When data informs decisions, teaching professionals consider the data and other relevant information to find ways to improve student learning. In contrast, having data drive decisions implies that reading the data objectively determines future actions.

Many factors should influence decisions about instruction, and we want to give the professionals who work with the students on a regular basis the latitude to make decisions as they see fit.

2) We ask simply that teachers strive to get better. As teachers work to improve, leaders must be willing to stand back and allow them to progress at their own paces. Growth is particular to each individual—teachers change at different rates according to their needs, backgrounds, and abilities. We have to trust people to improve without constantly trying to quantify that improvement.

We want to make sure we are not criticizing someone’s growth, especially since making errors is a common sign of taking risks. Progressing in a complicated endeavor like teaching tends to be a recursive process, one that is unlikely to happen if teachers do not feel wholly committed to their goals. Trust your staff to be professional by allowing them to take ownership of their own learning.

We have seen a significant increase in collaborative effort as teachers work through their growth model goals. Most goals are more carefully written, more rigorous, and more innovative than they were before we initiated passion projects. People take bigger risks when they set their own goals because they feel personally compelled to increase their capacity to help students.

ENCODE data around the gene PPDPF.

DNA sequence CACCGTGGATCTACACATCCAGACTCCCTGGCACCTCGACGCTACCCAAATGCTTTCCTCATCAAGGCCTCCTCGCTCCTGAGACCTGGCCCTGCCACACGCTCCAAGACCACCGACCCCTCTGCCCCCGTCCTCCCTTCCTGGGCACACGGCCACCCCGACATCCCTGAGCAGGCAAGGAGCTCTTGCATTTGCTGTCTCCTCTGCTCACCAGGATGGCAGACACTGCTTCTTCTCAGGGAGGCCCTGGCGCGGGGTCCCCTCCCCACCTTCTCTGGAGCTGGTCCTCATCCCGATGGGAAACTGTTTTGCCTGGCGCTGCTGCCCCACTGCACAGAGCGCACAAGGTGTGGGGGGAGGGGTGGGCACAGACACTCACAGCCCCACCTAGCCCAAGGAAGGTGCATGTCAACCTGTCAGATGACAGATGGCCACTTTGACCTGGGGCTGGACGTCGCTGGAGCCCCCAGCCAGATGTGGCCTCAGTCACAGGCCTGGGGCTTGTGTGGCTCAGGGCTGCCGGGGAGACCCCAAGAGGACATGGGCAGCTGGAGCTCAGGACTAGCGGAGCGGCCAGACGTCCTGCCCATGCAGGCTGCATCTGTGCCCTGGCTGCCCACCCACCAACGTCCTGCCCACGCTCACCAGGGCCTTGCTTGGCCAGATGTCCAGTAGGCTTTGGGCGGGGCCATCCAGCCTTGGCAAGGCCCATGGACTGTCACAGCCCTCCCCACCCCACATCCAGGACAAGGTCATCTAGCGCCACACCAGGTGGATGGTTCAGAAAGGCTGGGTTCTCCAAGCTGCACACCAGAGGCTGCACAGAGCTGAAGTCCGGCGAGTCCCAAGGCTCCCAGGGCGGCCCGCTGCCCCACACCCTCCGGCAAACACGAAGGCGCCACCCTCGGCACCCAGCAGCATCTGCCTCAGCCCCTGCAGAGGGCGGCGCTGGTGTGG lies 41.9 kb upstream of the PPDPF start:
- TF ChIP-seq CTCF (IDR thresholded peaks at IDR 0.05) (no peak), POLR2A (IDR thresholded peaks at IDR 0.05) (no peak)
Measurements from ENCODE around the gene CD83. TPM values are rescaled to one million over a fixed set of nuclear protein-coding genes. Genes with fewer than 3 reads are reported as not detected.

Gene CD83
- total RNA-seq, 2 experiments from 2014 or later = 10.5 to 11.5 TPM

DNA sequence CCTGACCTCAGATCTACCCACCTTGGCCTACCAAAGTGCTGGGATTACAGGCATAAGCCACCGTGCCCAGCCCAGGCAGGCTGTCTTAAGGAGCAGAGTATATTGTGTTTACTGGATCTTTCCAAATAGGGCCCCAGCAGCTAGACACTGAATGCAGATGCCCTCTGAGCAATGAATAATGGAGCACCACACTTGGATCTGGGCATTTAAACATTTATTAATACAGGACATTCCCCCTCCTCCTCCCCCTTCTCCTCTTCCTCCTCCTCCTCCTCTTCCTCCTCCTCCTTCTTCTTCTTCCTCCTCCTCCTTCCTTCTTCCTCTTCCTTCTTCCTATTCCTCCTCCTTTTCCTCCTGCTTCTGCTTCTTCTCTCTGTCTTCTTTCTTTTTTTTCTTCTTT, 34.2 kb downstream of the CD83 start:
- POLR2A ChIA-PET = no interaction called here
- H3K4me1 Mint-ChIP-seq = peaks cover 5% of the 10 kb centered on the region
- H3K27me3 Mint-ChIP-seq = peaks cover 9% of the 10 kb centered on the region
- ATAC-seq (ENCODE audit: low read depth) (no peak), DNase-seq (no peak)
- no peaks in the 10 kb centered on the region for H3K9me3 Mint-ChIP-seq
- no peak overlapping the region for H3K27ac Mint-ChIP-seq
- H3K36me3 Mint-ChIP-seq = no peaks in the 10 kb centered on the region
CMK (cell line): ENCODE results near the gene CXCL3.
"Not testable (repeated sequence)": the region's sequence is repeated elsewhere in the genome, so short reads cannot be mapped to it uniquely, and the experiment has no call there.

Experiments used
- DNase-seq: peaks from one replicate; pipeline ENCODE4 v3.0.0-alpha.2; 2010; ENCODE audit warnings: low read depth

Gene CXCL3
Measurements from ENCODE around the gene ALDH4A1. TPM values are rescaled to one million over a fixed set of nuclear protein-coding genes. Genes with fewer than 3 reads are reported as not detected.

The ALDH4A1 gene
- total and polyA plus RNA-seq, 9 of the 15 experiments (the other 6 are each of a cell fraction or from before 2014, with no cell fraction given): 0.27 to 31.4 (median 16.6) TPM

Even though a few teachers will try to skirt the system by creating a goal that is easily attainable, remember that allowing teachers to choose their own goals has not caused these people to “cop out.” They would have done the same thing with the antiquated processes of the past.

Rather than responding to the problematic few by attempting to control everyone, we need to make decisions based on our best people. They are the ones we need to make happy. Giving teachers the opportunity to own their learning from start to finish shows how much we value their work and abilities.

What You Can Do Tomorrow

Stepping out of the professional development comfort zone is going to take some time and a great deal of trust. When you implement passion projects some staff members may search desperately for a topic they can commit to. Many have been told how, when, and what they will learn for years. What you can do tomorrow is provide time, resources, and opportunities for your staff to engage in professional growth.

Finding ways to offer any of these three things to your staff right away will establish innovation and ownership as part of school culture. Once staff members trust the process, they’ll be eager to continue learning on their own.

Understand that the opportunity to connect may yield few results when you start. Your first meeting may attract only three people, but think of it this way: Three people showed up and learned something. Once word gets around that the meeting was useful, more people will filter in.

To better understand what a Passion Project looks like in action, check out Hacking Leadership: 10 Ways Great Leaders Inspire Learning That Teachers, Students, and Parents Love.

Got something hacky to share? Learn how to be a guest on the Hack Learning Podcast.

Hacking Leadership excerpt is copyrighted material, reprinted here with permission from Times 10 Publications